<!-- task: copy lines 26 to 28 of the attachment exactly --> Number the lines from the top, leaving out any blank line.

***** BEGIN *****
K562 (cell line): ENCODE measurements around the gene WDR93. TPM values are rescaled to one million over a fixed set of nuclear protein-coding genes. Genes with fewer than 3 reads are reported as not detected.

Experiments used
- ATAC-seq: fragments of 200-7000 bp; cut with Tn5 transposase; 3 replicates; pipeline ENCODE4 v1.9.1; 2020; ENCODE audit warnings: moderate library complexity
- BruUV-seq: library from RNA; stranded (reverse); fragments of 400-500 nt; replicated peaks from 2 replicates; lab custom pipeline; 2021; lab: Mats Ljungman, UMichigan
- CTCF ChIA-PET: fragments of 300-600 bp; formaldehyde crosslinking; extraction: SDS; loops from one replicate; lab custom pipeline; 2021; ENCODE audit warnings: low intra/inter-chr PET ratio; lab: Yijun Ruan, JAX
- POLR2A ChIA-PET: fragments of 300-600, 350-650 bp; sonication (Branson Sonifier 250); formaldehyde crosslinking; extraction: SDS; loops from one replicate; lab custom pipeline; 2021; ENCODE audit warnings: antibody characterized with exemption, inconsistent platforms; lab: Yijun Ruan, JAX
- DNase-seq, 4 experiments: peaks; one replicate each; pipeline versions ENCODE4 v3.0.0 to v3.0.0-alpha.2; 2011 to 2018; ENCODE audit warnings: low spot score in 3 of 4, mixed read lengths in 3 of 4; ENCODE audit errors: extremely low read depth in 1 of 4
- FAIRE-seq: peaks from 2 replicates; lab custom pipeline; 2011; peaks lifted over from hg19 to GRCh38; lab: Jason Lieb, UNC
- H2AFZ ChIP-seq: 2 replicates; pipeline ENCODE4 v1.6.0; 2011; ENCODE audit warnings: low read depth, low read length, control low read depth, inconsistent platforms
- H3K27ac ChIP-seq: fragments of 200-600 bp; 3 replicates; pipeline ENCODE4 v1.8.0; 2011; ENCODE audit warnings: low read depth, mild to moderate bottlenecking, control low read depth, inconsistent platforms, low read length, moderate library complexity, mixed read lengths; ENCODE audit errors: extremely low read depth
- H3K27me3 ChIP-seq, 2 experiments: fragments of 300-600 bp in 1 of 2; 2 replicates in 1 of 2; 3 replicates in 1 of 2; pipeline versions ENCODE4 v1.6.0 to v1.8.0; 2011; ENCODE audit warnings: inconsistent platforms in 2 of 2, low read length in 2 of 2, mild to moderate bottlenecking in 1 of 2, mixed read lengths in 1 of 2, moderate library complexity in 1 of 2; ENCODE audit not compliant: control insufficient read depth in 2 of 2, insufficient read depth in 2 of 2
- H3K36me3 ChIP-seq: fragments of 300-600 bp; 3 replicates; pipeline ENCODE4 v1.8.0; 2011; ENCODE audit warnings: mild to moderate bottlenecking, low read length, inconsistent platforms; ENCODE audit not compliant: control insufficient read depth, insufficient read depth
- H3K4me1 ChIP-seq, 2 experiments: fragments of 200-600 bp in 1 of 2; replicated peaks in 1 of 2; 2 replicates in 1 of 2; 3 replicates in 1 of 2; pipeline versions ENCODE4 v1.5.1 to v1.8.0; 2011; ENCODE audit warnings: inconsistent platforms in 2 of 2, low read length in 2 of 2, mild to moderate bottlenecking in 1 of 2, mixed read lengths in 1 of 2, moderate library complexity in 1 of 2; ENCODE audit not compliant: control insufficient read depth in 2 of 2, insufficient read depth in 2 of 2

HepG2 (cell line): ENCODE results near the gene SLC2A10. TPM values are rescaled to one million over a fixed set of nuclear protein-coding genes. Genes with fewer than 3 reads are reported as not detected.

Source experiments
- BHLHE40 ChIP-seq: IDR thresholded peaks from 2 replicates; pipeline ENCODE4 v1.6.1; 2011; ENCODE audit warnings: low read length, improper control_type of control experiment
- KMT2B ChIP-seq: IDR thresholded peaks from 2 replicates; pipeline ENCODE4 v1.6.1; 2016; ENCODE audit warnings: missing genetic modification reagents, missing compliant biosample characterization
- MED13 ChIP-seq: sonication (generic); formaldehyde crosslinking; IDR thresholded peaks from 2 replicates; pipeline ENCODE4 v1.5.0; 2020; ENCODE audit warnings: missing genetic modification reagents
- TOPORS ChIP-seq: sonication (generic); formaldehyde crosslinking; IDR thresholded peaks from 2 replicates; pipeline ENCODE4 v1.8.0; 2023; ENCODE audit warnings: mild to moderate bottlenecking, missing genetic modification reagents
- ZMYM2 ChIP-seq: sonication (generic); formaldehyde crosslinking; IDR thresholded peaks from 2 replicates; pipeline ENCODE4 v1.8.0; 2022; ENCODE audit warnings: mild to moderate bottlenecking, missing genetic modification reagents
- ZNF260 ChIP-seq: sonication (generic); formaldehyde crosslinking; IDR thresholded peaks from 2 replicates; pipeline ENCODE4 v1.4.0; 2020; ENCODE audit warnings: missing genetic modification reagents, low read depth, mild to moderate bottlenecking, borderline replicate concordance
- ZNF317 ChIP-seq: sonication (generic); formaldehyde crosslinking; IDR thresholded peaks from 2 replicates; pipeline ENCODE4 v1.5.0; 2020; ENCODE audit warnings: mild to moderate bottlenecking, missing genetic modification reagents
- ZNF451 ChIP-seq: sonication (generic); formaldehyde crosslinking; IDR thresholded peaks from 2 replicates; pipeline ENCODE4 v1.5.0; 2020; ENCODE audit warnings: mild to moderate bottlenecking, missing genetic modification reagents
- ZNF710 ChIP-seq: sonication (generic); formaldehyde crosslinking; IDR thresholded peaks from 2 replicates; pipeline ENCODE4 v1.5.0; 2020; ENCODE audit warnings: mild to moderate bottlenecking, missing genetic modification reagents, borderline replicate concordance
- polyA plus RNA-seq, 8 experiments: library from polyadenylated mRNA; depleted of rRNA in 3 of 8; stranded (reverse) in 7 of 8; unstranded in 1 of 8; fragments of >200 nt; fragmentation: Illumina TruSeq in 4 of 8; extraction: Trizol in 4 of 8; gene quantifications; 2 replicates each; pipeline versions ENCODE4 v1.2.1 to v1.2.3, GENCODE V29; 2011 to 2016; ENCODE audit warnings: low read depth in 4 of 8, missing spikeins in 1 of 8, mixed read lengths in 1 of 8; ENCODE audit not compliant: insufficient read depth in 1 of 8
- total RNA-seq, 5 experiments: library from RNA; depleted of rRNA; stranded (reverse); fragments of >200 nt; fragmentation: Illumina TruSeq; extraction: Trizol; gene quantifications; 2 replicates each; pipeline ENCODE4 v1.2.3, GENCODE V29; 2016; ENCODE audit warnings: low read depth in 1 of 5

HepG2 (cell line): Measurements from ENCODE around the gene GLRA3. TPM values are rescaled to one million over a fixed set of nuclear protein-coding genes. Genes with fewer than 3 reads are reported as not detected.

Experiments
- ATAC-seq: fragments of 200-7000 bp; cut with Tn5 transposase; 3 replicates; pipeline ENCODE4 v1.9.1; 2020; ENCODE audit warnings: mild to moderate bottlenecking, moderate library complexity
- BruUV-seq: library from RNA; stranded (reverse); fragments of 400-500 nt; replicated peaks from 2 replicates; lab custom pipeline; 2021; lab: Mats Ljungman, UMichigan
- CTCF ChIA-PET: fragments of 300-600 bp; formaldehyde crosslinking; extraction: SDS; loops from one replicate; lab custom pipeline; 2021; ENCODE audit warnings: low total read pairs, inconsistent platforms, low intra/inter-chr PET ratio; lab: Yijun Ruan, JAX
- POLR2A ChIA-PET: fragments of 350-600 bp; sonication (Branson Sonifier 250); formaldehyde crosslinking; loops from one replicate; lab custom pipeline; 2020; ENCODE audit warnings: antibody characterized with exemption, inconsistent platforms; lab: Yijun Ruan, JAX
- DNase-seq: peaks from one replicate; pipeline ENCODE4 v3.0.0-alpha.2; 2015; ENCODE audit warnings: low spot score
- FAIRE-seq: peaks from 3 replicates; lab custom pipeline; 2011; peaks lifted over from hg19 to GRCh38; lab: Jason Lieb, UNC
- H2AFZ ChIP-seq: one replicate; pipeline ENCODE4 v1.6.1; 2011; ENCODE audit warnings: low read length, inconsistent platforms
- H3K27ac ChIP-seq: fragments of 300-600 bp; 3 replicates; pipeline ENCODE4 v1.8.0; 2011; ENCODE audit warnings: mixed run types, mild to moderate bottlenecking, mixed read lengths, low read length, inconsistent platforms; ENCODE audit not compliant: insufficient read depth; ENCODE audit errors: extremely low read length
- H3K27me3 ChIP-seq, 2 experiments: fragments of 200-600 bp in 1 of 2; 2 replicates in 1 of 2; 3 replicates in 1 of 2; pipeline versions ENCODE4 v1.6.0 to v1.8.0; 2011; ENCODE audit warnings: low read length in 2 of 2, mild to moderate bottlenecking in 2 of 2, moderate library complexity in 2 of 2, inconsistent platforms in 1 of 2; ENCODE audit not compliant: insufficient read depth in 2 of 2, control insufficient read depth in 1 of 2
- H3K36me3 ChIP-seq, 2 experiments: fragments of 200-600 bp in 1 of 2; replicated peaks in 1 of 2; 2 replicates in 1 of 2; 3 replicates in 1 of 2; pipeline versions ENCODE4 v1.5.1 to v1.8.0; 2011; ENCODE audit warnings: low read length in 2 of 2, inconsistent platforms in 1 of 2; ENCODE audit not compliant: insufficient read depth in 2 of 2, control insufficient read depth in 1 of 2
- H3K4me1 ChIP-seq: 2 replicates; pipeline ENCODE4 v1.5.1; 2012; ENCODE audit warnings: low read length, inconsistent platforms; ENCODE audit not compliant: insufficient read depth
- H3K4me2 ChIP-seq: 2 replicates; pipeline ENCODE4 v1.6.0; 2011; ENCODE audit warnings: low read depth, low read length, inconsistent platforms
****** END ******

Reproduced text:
- total RNA-seq, 5 experiments: library from RNA; depleted of rRNA; stranded (reverse); fragments of >200 nt; fragmentation: Illumina TruSeq; extraction: Trizol; gene quantifications; 2 replicates each; pipeline ENCODE4 v1.2.3, GENCODE V29; 2016; ENCODE audit warnings: low read depth in 1 of 5

HepG2 (cell line): Measurements from ENCODE around the gene GLRA3. TPM values are rescaled to one million over a fixed set of nuclear protein-coding genes. Genes with fewer than 3 reads are reported as not detected.

Experiments